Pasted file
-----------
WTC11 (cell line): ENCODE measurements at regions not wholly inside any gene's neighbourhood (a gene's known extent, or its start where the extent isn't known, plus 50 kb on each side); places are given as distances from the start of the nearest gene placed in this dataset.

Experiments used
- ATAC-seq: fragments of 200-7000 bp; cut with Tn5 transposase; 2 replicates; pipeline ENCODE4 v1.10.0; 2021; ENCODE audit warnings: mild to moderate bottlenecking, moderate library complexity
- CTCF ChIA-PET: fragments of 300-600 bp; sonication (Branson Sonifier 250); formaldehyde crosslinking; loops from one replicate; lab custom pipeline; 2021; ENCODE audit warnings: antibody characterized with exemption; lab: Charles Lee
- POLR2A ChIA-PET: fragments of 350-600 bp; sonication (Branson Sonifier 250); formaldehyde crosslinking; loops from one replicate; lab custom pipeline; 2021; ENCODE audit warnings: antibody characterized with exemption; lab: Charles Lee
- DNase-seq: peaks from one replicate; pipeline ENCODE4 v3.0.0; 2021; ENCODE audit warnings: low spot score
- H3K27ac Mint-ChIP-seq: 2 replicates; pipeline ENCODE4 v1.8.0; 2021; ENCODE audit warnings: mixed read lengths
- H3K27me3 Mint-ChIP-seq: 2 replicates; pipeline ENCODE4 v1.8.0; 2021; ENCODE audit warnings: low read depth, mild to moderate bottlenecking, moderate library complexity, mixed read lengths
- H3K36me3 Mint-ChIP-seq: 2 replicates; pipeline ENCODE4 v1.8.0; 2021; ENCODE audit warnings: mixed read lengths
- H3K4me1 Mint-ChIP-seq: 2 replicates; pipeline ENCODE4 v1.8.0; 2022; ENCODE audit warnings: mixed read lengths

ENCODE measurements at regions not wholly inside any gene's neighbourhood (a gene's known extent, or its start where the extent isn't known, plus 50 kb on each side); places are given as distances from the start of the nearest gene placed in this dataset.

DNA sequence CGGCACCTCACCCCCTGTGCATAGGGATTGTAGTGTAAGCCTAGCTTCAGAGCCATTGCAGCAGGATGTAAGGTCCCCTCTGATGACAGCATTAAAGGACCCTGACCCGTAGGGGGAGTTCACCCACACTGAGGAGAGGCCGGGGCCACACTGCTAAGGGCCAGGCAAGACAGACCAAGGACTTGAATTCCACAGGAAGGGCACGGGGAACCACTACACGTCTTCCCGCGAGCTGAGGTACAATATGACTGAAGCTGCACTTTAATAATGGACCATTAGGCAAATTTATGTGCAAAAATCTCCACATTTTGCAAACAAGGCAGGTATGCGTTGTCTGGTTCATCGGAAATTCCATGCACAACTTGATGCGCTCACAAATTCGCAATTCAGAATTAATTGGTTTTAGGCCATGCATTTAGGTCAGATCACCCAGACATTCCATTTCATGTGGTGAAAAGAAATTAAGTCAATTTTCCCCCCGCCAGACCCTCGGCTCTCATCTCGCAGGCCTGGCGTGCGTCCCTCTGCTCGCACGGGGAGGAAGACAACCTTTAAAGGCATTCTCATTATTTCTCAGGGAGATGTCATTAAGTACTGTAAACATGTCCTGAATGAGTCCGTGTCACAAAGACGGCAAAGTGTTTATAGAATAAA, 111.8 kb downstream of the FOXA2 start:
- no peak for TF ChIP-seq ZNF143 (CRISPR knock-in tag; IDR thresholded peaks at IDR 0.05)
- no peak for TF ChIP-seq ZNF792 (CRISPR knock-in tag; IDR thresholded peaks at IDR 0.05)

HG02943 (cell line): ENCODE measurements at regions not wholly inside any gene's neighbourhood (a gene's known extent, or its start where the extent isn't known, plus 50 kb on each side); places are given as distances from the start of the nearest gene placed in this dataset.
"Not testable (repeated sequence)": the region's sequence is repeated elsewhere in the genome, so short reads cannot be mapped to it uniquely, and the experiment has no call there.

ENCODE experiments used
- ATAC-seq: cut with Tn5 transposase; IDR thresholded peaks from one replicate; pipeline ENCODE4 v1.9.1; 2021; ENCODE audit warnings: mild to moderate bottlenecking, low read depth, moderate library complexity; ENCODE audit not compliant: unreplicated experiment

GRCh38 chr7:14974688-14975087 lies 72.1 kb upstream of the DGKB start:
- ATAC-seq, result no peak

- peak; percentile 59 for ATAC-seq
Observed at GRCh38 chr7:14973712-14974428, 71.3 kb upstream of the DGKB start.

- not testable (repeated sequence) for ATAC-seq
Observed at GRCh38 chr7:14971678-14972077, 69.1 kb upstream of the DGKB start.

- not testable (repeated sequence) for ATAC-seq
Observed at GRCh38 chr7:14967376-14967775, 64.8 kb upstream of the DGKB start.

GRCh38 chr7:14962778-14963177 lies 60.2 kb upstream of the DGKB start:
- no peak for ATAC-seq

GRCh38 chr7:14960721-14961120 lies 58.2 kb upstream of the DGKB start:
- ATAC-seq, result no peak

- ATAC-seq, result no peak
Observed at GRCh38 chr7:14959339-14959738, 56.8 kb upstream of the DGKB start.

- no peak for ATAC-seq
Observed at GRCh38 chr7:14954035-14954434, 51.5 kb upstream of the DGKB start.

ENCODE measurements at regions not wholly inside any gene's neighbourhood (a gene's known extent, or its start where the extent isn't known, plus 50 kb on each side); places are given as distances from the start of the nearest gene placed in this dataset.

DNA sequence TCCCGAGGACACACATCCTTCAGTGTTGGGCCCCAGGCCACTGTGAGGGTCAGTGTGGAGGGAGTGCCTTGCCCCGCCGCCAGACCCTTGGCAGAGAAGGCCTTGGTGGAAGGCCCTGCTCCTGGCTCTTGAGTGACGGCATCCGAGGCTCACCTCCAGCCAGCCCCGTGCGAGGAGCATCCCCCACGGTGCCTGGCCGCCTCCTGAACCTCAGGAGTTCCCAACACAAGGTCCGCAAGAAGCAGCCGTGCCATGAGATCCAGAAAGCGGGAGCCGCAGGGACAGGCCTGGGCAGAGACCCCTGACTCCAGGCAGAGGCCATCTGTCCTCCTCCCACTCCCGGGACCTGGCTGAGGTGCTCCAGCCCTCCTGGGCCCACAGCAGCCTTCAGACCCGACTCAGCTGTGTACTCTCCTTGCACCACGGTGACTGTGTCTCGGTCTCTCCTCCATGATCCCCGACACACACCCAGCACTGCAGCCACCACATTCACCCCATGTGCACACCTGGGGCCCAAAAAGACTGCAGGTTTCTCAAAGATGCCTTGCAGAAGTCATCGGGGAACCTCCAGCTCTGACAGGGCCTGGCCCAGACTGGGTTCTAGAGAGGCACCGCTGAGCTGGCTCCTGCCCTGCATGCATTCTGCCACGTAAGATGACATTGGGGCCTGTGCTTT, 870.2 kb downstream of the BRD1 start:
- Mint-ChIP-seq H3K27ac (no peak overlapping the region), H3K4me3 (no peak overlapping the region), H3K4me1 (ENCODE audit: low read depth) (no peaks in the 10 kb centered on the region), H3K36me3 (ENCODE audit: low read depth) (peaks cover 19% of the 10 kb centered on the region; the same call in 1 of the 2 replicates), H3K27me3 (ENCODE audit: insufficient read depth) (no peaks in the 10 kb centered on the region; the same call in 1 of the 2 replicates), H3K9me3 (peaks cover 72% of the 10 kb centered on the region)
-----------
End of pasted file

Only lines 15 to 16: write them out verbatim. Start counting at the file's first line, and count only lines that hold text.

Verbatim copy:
HG02943 (cell line): ENCODE measurements at regions not wholly inside any gene's neighbourhood (a gene's known extent, or its start where the extent isn't known, plus 50 kb on each side); places are given as distances from the start of the nearest gene placed in this dataset.
"Not testable (repeated sequence)": the region's sequence is repeated elsewhere in the genome, so short reads cannot be mapped to it uniquely, and the experiment has no call there.